First few weeks after separation?

Feel like your world is turned upside down? You are not alone. Here is advice from fellow PSP members about how to handle the first few weeks of separation and how to make those difficult next steps a little less painful.



The following advice was posted to The Park Slope Parents’ SDS (Separated, Divorced, and Single) Parents group. The PSP SDS group provides positive support and resources for parents dealing with issues of separation, divorce, co-parenting with a former partner, and single parenting. We have online support as well as family-friendly and adult-only night and weekend events, babysitting swaps, and more. We wish to create a space where members feel like they have a safe place to connect with others who "get it." Sign up here.


As the original poster writes:

"My marriage is ending. It is not my choice and the circumstances are devastating. Whereas we are both on the same page in protecting the kids and doing what is best, I am struggling to cope with day to day life. I cannot continue to call in sick to work and cry after the kids go to sleep. I need help functioning during this transition and I don't know what to do. I know I have plenty of supportive friends and family, but I am not ready to press the nuclear button yet and disclose. I am hoping that the PSP community that has survived something similar can help with the name of a therapist and any pharmaceuticals that can for this most intense time help me remain calm and composed. I have never taken anti-depressants or pain medication, but I feel that I must do something drastic to stop the constant feeling of my world crashing down in front of my eyes (even though that is in fact what is happening). I would love to wallow in self-pity for months, but the kids and others in my life need me to function at least partially. I am at a loss for how to accomplish this. Stories from this who made it past this point would be helpful too."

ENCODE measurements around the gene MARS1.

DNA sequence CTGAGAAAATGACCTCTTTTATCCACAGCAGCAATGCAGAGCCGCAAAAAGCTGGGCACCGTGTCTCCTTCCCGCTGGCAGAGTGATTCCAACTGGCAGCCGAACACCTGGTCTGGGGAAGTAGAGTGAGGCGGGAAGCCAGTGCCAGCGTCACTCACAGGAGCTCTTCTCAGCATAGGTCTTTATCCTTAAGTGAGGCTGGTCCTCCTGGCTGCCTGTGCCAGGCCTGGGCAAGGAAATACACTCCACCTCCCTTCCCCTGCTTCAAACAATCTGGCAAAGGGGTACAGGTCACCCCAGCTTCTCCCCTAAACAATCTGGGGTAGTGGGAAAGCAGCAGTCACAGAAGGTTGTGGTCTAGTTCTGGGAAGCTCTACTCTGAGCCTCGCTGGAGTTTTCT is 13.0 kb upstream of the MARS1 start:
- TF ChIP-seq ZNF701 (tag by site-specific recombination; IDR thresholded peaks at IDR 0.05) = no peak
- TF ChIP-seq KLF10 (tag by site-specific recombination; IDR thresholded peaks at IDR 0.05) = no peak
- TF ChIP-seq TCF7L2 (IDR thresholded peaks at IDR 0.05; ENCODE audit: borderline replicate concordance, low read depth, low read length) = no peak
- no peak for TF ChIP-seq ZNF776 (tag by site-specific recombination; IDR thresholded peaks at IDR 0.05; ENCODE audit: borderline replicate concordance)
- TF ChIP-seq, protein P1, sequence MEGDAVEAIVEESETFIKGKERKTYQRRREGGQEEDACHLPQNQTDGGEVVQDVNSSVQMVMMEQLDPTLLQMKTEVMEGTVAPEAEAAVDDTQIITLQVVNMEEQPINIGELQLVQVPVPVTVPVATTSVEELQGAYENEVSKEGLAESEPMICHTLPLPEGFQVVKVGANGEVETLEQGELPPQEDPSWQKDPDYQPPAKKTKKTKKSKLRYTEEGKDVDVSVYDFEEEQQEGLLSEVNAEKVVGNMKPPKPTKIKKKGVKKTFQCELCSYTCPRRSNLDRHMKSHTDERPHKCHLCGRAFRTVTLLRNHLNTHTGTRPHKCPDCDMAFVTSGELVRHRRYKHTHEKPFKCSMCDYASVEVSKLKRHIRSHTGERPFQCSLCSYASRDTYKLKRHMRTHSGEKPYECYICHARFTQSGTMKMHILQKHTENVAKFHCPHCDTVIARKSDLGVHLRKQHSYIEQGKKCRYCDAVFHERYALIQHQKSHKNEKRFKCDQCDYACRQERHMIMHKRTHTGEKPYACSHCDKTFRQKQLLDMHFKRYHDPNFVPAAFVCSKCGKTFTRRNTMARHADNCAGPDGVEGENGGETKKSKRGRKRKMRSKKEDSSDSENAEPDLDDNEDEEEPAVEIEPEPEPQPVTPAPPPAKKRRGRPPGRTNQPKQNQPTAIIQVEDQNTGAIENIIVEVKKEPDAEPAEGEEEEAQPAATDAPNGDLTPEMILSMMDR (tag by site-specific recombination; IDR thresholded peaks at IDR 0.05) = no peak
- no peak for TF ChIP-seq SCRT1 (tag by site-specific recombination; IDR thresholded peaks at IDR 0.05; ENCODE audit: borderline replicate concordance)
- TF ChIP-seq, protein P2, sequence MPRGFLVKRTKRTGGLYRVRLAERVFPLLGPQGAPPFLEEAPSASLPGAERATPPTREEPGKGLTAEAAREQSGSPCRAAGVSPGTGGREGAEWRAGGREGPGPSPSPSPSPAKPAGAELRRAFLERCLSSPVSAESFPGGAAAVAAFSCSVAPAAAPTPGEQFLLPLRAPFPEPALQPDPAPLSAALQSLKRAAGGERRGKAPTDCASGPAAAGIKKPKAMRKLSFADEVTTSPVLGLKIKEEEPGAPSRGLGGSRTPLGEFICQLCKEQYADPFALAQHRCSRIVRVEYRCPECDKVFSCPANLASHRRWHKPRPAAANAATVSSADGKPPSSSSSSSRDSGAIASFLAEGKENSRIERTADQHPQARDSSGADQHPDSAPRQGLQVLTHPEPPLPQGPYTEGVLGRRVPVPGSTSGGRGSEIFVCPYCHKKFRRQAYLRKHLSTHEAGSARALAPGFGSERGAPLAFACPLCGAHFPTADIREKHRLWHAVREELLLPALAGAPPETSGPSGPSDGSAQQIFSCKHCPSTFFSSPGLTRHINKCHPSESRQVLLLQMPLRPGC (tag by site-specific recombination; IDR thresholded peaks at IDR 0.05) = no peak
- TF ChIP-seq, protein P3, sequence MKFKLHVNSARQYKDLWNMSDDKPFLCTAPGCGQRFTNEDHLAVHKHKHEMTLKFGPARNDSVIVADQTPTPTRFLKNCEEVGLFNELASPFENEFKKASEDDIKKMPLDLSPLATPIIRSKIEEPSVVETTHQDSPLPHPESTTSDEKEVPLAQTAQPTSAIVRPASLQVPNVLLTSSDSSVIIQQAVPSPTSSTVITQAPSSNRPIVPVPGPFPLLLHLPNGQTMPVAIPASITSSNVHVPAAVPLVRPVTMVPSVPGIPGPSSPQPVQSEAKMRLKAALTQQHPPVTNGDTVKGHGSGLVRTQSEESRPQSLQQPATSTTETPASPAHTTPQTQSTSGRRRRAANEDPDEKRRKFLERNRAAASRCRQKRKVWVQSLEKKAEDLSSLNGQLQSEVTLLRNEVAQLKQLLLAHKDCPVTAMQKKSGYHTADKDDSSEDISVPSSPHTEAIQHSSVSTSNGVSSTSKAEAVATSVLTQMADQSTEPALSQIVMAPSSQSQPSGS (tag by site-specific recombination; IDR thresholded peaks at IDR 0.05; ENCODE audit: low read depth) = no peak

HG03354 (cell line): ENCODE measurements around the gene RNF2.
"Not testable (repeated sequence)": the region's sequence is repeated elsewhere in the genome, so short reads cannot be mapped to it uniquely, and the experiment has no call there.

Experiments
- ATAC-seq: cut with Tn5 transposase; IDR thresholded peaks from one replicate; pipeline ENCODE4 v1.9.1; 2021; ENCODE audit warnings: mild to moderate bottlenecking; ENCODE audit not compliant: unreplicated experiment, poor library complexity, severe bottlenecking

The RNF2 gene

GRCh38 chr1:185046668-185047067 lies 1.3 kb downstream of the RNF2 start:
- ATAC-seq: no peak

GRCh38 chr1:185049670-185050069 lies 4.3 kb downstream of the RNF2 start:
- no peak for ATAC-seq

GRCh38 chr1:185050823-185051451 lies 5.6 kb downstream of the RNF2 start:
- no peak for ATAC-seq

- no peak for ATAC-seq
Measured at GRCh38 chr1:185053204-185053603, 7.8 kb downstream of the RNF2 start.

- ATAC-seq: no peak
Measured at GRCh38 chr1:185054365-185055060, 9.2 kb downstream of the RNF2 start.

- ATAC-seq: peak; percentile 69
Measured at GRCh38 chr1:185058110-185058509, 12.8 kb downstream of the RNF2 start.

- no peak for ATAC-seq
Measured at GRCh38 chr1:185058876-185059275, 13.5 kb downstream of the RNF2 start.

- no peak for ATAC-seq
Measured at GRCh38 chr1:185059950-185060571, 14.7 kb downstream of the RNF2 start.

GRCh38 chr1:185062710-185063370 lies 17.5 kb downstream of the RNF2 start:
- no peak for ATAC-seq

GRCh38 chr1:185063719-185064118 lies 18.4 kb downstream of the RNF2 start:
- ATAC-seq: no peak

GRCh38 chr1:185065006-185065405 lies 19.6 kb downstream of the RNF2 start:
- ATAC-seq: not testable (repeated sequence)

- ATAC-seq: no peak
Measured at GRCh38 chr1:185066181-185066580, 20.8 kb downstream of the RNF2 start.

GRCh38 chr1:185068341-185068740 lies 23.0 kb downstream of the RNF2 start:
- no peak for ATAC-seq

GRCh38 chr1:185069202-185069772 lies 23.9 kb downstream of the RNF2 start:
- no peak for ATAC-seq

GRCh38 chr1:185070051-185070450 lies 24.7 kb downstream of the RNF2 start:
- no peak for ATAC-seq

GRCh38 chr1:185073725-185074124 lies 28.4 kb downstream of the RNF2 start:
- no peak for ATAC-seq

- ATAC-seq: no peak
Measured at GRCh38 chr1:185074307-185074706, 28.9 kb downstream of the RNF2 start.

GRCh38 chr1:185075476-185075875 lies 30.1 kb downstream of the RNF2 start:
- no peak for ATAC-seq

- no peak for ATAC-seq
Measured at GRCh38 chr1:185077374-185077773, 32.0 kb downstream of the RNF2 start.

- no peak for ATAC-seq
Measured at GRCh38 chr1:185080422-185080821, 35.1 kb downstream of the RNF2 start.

Here are PSP’s SDS members replies:


Help is out there:

“Sounds like you are going through an extremely sad and difficult time.   
I want to recommend that you call the 24/7/365 1-888-NYCWELL hotline.
If you prefer you can text or chat with a counselor too.   
The website is NYC Well  
The counselor will listen, provide support and help find ongoing resources to help such as a therapist.   I am glad you are reaching out.”


Making the leap is the hardest part: